'Big Oil' suit looms over flood board nominations

NEW ORLEANS (AP) — Gov. Bobby Jindal will not reappoint two key members of a southeast Louisiana flood control board because

the panel decided to file a lawsuit against the oil and gas industry, the governor's coastal protection chief said Friday.

Garret Graves made the statement after a

meeting of an independent panel assembled to nominate members of the

Southeast Louisiana

Flood Protection Authority-East. Jindal and Graves have both been

critical of the board's decision to file the lawsuit.

In remarks to the nominating panel, Graves repeated his contention that the lawsuit has hampered state cooperative coastal

protection projects with the industry.

"I would just urge you to help give us the functional process to where we can continue working together, all pushing in the

same direction to get protection in place, to get restoration in place," Graves said.

Later, in response to email queries, Graves explicitly said neither board president Tim Doody nor member John Barry would

be nominated. Both men's terms on the nine-member board expired June 30, but they have continued to serve legally, pending

the selection of their replacements.

"It's not surprising, but it is

disappointing," said Doody. An attorney, he has not voted for the suits.

He has recused himself

just in case members of the law firm for which he works were to

become involved with one of the defendant companies. But he

has not opposed the lawsuit.

Barry said Graves was injecting politics

into what is supposed to be a non-political process. "You're an

independent, nonpolitical

board as long as you do what the politicians order you to do," he

said.

The law says the governor "shall" appoint

members for the flood authority from nominees selected by the panel,

which is made

up of representatives of good government groups, professional

societies and academics. However, even if Doody and Barry are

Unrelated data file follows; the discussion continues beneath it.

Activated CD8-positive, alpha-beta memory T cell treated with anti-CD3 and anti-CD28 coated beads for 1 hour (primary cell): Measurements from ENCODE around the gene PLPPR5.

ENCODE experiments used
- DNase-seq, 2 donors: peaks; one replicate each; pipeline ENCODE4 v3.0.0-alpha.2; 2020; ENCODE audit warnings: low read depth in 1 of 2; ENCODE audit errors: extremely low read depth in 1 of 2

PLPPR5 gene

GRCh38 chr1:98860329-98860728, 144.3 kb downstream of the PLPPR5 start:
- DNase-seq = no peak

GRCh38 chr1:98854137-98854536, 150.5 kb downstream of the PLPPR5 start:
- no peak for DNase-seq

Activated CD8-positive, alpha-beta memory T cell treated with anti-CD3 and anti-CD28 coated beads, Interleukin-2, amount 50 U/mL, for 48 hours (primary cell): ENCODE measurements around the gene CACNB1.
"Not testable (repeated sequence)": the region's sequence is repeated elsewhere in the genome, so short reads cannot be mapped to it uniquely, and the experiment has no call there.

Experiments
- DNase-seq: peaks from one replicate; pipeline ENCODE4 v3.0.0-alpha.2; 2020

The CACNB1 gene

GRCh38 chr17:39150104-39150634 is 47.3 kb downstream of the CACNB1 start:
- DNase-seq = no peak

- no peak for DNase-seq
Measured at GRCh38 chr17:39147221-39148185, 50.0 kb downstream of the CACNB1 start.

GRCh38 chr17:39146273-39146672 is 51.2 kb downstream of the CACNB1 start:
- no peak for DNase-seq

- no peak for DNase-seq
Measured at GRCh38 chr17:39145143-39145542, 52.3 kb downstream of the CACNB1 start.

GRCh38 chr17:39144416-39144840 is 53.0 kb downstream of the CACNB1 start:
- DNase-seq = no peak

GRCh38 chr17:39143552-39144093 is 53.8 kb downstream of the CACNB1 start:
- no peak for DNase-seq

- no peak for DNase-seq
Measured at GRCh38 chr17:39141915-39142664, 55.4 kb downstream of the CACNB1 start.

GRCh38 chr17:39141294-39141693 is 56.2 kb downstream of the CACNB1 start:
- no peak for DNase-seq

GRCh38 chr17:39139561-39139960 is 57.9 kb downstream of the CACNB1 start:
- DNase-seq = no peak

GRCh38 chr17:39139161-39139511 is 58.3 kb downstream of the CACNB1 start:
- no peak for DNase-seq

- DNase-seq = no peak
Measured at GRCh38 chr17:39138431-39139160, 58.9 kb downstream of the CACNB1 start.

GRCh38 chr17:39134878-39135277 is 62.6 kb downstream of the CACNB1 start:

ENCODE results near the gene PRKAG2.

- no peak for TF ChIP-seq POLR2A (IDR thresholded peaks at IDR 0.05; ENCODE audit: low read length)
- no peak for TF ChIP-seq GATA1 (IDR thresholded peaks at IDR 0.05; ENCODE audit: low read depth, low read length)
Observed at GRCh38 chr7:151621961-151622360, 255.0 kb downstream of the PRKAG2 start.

re-nominated by the panel, the panel also is required to have two

nominees for each of their positions, meaning Jindal would

have other options.

The complicated and tight legal timeline for

making the nomination may also have given Jindal more leeway. Legal

notices announcing

the vacancies were published late — the last on Aug. 28. Committee

members said Friday it appears that the earliest they will

be able to assemble a list of nominees appears to be early October

— more than 90 days after the vacancies.

Jindal is required to make appointments if the panel fails to make nominations within 90 days of the vacancies. Graves said

the administration believes that means Jindal could make his own appointment, although he stressed Friday that the panel's

nominees would be considered.

Supporters of the lawsuit said the

nominating committee should let qualifications, not the disagreement

over the lawsuit,

guide its decision. Sandy Rosenthal, founder of the advocacy group

Levees.Org, said the nominating panel should act "exactly

as they would have a year ago, before anyone ever heard of the

coastal erosion lawsuit. In other words, impartially."

The suit alleges that the oil and gas

industry has cost Louisiana hundreds of thousands of acres of coastal

land that serve

as a natural buffer against flooding from hurricanes. Corrosive

saltwater from a network of oil and gas access and pipeline

canals has killed vegetation and swept away vast amounts of soil,

the suit claims.

Graves acknowledges that oil and gas

activities have contributed to coastal wetlands loss. However, he says

that is only part

of the problem, noting the role of levee systems that have kept

sediment-rich Mississippi River water from flowing into wetlands.

Initially filed in state court in New Orleans, the industry defendants have had it transferred to federal court. An Oct. 2

hearing is set on the flood authority's move to have it placed back in state court.

One other board member whose term has expired, meteorologist Dave Barnes, is not seeking re-appointment.

The nomination committee's task is

complicated further by the exacting residential and professional

qualifications for flood

authority members. At least two applicants for positions on the

SLFPA East board appeared not to meet qualifications. Panel

member Robert Travis Scott, representing the Public Affairs

Research Council of Louisiana, said he is worried that the panel

will have too few qualified candidates.